Reflections of a Lifelong Learner

October 7, 2011

Appropriations Bill May Strip Federal Funding for Open Educational Resources | Hack Education

Filed under: open learning,policy — taguingab @ 4:13 pm

Appropriations Bill May Strip Federal Funding for Open Educational Resources | Hack Education.

The one sentence summary: If this bill language passes, for-profit, private educational companies may block the federal funding of open educational resources if those private companies can say that they either offer or are planning to offer their own similar educational content.

This could strike a huge blow to the funding of open access education. More reflections on this later, but I’m making a note to myself now to keep an eye on this legislation.

August 31, 2011

Online Education Is Everywhere. What’s the Next Big Thing?

Filed under: open learning,policy — taguingab @ 9:29 pm

And the education could be far cheaper, because there would be no expensive instructor and students could rely on free, open educational resources rather than expensive textbooks.

via Wired Campus – The Chronicle of Higher Education.

You know I’m a huge fan of reasonable pricing…see my previous post on affordability. I also embrace open resources. But this quote scares me a little.

“There would be no expensive instructor.”

Who, then, would assure that a course stays in concert with current trends? This is especially true in constantly evolving fields such as the sciences, health care, and technology.  Who, further, would be there to guide students, motivate them along their learning journey, recognize their needs and address them appropriately? Peer volunteers? That would require many hours of volunteer man hours for little more than the reward of helping out your fellow man.  It happens in certain hobbyist communities, but on a larger scale, and one that would provide a well rounded exposure to important topics?

“…students could rely on free, open educational resources rather than expensive textbooks.”

Where will these resources come from? Who will take accountability for the resources quality, currency, and accuracy?  Where will it be hosted?  And who will pay for its development?

This is not to say that I completely dismiss open education, but everything has a price.  People volunteer, surely, but that’s because they have a day job to put food on the table.  For those who are teachers, who rely on that teaching job to put food on their tables, where is there place?

August 28, 2011

Developing a Digital Etiquette Policy

Filed under: policy — taguingab @ 6:57 am

But laptops can also be valuable assets in the classroom (see Mark’s post about Going Paperless in the Classroom or Amy’s about Ditching a Textbook, for example), and so, no matter how frustrated I get with an individual student’s laptop use, I do not ban them. Instead, each year I hone a section of my syllabus, the “Digital Etiquette Policy.”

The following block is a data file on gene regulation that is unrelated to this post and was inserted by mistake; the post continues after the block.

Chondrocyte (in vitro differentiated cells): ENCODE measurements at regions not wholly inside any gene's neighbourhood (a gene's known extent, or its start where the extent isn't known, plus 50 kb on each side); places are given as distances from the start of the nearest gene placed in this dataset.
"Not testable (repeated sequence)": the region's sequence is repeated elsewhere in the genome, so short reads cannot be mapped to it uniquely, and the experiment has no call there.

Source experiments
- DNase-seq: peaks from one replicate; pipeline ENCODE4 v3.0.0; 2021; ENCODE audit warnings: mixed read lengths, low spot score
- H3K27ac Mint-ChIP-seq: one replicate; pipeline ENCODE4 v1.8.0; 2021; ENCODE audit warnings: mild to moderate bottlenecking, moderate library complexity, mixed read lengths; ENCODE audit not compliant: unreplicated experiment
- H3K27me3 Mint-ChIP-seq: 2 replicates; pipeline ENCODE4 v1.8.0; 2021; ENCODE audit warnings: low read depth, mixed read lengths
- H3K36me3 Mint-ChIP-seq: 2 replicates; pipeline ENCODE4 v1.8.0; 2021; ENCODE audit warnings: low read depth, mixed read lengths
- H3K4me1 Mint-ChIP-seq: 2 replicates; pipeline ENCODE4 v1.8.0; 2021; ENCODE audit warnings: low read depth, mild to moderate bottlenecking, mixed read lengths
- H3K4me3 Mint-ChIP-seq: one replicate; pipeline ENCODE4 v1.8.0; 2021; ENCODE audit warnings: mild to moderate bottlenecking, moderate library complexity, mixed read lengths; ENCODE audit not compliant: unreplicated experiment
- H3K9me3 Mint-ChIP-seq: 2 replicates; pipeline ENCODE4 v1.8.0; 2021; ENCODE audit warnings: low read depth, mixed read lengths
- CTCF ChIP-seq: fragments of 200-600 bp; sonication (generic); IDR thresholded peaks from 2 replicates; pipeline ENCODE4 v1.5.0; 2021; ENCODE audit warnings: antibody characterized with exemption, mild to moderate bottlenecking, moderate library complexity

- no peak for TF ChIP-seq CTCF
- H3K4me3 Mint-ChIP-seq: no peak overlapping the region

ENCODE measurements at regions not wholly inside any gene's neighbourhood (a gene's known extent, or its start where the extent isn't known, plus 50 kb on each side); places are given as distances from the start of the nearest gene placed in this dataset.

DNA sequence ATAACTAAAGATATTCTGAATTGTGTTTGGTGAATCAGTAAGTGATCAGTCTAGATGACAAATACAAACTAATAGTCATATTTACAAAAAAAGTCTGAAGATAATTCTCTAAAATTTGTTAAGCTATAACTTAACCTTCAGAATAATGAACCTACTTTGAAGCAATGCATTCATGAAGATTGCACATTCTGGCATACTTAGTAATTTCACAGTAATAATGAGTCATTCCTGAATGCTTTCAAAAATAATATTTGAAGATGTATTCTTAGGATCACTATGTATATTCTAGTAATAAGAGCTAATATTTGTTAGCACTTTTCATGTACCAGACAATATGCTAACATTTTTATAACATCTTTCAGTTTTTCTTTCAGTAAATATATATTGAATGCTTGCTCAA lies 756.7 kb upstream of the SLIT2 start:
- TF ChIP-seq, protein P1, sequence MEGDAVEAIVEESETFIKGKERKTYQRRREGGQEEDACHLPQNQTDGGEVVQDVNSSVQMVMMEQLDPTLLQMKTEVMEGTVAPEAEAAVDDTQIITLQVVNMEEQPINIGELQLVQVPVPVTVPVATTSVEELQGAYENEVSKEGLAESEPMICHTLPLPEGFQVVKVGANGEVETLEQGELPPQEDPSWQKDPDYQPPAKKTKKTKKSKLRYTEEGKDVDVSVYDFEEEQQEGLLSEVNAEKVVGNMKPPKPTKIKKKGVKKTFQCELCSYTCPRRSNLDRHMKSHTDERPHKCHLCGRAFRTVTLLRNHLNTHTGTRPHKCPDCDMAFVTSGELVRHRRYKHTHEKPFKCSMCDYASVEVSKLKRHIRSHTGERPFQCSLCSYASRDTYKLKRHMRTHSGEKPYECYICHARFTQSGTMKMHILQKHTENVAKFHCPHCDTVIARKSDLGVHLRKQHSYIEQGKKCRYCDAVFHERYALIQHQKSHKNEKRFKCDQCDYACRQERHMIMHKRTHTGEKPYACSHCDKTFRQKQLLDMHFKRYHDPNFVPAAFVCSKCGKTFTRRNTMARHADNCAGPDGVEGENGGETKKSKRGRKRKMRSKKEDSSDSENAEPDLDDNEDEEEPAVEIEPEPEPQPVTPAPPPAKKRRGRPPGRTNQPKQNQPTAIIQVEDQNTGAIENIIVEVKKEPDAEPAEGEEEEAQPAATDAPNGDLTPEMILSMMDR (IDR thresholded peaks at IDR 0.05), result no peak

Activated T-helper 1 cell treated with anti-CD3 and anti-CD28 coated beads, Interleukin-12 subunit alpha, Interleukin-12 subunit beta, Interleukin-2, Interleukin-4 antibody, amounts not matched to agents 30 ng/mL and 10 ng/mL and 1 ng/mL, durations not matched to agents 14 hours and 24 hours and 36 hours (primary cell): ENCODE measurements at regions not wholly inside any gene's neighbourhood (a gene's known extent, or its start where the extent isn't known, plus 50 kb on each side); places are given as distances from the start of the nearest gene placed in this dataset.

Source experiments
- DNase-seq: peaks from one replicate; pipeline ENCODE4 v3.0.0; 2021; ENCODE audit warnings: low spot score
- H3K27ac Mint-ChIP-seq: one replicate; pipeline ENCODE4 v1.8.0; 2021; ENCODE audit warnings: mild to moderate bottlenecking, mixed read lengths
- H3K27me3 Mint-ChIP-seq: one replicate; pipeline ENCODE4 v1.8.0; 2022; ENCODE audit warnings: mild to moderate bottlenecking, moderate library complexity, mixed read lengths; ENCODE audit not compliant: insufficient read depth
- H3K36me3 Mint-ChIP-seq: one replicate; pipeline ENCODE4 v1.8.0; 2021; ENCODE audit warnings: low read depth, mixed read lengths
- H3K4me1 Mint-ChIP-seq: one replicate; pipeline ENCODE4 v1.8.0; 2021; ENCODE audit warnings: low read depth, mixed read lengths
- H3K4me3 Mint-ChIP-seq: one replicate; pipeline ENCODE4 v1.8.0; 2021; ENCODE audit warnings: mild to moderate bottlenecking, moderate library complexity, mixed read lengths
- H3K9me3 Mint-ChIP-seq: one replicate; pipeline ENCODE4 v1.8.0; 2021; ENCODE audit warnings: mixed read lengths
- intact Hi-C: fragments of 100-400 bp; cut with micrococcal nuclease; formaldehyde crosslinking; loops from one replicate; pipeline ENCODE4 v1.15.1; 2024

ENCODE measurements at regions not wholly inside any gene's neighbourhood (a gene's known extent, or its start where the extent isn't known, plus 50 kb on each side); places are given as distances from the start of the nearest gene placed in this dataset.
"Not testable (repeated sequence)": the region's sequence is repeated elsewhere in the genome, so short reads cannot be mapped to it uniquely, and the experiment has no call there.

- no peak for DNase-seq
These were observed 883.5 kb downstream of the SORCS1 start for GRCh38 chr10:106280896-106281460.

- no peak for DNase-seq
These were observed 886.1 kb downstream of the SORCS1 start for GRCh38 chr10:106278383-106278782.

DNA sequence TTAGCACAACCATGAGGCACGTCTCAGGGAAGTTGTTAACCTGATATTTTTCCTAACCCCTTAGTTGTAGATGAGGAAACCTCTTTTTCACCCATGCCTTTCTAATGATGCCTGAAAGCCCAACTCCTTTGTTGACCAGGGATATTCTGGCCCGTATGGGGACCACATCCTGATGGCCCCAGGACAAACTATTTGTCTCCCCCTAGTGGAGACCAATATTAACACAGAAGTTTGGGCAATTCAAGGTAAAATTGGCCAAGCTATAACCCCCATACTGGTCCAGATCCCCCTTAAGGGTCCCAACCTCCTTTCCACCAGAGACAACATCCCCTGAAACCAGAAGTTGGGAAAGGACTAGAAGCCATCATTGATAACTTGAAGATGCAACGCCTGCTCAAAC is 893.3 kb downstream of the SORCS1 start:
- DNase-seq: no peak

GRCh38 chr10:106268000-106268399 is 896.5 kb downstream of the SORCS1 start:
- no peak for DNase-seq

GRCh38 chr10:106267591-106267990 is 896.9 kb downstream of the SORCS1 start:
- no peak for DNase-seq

via ProfHacker – The Chronicle of Higher Education.

As someone who works best by taking notes in class, and even better when I have my laptop for such purpose, I’m glad that this writer accepts the necessity of technology in the classroom.  On the other hand, I have to question how stringent one must be about maintaining student attention, at least in higher education.

From undergraduate education up, students are paying (or having someone else pay for) for an educator’s time in class. They are no longer there because it’s compulsory.  If a student wants to pay for the opportunity to sit in class, and then ignore what they’re there to learn, as legal adults perhaps they should have that right.

In a recent workshop, we were taught that the brain needs a “reset” about every 15 minutes to be able to maintain focus. I have to wonder how many professors know this and use it to their advantage in class.  If not, is it any wonder that a student’s attention wanders, if only to get their mind on something that isn’t the three hour lecture they have to sit through (another pet peeve of mine regarding physical learning).

From the comments:

1st post: Leave your laptop (and your rattle) outside the classroom door.

Later post: I thoroughly agree with your point that writing things down ” . . . is part of what embeds them into memory,” and there is plenty of research that supports [our] contention on this. But I don’t think the time for “writing things down” is while the teacher is trying to focus attention on concepts, specific points, relationships, etc. that are flying by as students try to furiously scribble (or type, which I do not allow!).

(via “electronicmuse”)

The irony that someone named “electronicmuse” bans laptops from his or her classroom aside, this is the kind of stringent, prescribed learning that ruffles my feathers. As research has shown, learning preferences do factor into evidence of learning. If someone prefers to learn by taking notes during class, bloody let them!  Sheesh.

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